Therefore, on this note, I want to add some useful “food for thought” in HOW TO LEAVE WELL with TEENAGERS.
As it is for all ages, one of the most significant factors to making the transition as healthy and smooth as possible is being intentional about LEAVING WELL. Teens will vividly remember the leaving process, therefore leaving in a healthy way is vital.
Teens are not only undergoing the emotional process of leaving what they know, but they are also undergoing significant physical, physiological, emotional, intellectual, spiritual changes.
Here are some additional points to consider (adapted from Lauren Wells in her book – Raising up a generation of Healthy Third Culture Kids, 2020), when relocating with teens or as a teen yourself:
Say good-bye well
Help your teenagers say good-bye well using the RAFT acronym.
Make it a family conversation
If possible, talk with your teenagers about the decision to move overseas, ask for their input and listen to their input. While you, the parents make the final decision, it is important to let your teenagers know that you respect their opinions.
Do no blame hormones
Do not just blame hormones as a culprit for added moodiness and negative emotions. Although the fluctuating hormones may accentuate the grief of leaving, they do not make the grief any less real. Teenagers are experiencing an extreme loss during relocation. A recommended book for teens with simple ideas for understanding and expressing grief is Healing your Grieving Heart for Teens: 100 Practical Ideas, by Alan D. Wolfelt. Although this book deals with the grief experienced in losing a loved one, it can also be applied to the loss from moving.
Take your child seriously
Just as you should not downplay their emotions and blame hormones, it is important to take your child seriously when they express points of grief to you. To an adult, missing a matric dance may seem so irrelevant, however to your teen, it may be the most relevant thing for them at that point.
Provide options for good-byes
Encourage your teens to think of ways to say good-bye to their friends and help them to make it happen.
I hope some of these pointers come in handy during your process of LEAVING WELL! Please continue to journey with me as I provide some useful resources and food for thought as we continue to embrace the path of relocation.
A book I have recently read – The Myth of Closure: Ambiguous Loss in a time of Pandemic and Change, by Dr Pauline Boss, has really got me thinking as to how this could possibly relate to the losses we encounter with immigration. At first, we often refer to experiencing grief and loss after a death of a loved one, divorce, loss of a job etc. However, it didn’t fully dawn on me until I started researching this concept of Ambiguous Loss in a little more detail. As perused in Dr Boss’s book, immigration can constitute a type of Ambiguous Loss. Ambiguous Losses are ubiquitous but rarely acknowledged because they are so difficult to see, even for us experiencing it. All too often we hope and wait for things to get back to normal, and for the loss to be recovered – but they don’t.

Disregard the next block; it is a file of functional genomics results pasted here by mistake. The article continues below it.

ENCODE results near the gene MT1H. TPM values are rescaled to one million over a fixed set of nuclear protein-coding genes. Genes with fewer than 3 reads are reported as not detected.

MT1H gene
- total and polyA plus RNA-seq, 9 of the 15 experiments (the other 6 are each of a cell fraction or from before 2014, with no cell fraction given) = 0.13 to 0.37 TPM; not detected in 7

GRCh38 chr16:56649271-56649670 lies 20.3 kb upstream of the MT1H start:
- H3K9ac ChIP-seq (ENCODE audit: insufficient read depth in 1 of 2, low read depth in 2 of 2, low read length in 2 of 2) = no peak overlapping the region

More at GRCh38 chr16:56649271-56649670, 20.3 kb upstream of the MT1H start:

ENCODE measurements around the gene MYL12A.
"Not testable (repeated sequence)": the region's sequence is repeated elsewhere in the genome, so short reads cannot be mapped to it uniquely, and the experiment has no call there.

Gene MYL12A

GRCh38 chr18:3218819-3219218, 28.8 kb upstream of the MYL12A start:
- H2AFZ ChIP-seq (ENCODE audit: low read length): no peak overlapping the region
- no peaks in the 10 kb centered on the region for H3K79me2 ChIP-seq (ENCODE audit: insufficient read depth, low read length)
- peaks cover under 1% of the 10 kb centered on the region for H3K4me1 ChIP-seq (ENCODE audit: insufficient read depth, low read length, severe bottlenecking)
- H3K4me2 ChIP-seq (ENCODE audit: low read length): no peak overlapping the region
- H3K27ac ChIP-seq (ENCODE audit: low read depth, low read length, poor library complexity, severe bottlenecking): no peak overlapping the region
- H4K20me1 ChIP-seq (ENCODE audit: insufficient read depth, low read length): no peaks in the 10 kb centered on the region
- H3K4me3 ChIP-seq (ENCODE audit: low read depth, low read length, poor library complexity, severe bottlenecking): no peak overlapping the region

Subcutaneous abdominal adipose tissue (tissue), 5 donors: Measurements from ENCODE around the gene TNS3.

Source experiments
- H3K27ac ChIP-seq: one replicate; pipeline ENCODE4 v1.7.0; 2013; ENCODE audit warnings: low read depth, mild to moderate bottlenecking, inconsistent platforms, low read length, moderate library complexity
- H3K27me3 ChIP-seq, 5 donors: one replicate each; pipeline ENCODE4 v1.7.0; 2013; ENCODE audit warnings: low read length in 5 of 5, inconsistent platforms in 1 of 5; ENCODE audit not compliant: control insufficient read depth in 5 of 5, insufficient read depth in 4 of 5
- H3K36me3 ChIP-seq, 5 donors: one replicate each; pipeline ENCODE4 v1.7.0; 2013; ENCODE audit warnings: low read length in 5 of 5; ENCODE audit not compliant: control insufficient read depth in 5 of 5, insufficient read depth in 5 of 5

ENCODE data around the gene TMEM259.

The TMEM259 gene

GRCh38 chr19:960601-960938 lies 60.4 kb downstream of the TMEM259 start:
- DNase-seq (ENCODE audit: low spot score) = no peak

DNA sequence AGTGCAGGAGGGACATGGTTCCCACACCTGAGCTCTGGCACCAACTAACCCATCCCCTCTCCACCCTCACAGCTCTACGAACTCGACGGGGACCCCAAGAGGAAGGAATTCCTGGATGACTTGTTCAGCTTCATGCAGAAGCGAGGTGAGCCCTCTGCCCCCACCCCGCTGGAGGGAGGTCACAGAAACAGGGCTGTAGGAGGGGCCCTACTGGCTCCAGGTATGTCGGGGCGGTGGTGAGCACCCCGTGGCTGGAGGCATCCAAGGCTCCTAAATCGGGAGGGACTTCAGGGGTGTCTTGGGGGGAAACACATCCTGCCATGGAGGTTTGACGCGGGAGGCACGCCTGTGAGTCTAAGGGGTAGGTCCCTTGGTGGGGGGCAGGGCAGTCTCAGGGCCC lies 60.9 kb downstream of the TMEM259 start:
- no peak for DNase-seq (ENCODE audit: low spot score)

As recorded by Dr Pauline Boss, there are two types of ambiguous loss: Physical and Psychological Loss.
Physical Loss, is the loss of someone however there was no proof of death, no body to bury, or not having been able to attend a funeral due to the pandemic or other reasons, and engage in usual funeral rituals. Other examples also include separations, breakups, divorce, migration, and immigration, as well as ‘ghosting’ – meaning that someone suddenly cuts you off, vanishes from your life and ceases all forms of communication.
Psychological Loss, is where the person is present but absent psychologically, in other words here in body but gone in mind. This is something we seeing all too often in society, for example preoccupations with social media, gaming, constantly checking your phone, working too much and where a loved one may be diagnosed with a serious mental illness or has dementia or a traumatic brain injury etc.
As such, and with specific reference to immigration, the LOSS of what was, will always be there and no specific event or thing or person will bring you to a point of closure. To add relocation/ emigration is a type of anticipatory loss, a loss in which you have taken action steps in making it happen, however what proactive plans have you made to better mitigate the feelings of such loss, not only for yourself, but your family too? Having emigrated myself, there are so many losses which you don’t even realise you have lost until you are in your new found land. For example, the loss of familiarity, the loss of family and friends (in a physical sense), the loss of retirement savings, the loss of status, identity etc., and the list goes on.
Therefore, how do you plan on building your resilience, given that resilience is our HOPE in face of ambiguous loss, as described by Dr Pauline Boss.
Although what I have shared is just the tip of an iceberg per se, regarding Loss in Relocation, I would like to encourage you to reach out and obtain support through this very significant change in your life.
Need help with the Emotional Challenges of Relocation?
Please continue to journey with me as I provide some useful resources and food for thought as we continue to embrace the path of relocation. Should you want to just chat and obtain some further insight into the emotional challenges of relocation, then please drop me a message at [email protected]